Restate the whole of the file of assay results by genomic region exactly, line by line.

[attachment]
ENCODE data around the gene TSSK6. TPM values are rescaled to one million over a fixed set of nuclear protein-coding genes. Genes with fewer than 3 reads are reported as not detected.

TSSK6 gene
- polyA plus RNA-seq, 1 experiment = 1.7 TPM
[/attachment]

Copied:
ENCODE data around the gene TSSK6. TPM values are rescaled to one million over a fixed set of nuclear protein-coding genes. Genes with fewer than 3 reads are reported as not detected.

TSSK6 gene
- polyA plus RNA-seq, 1 experiment = 1.7 TPM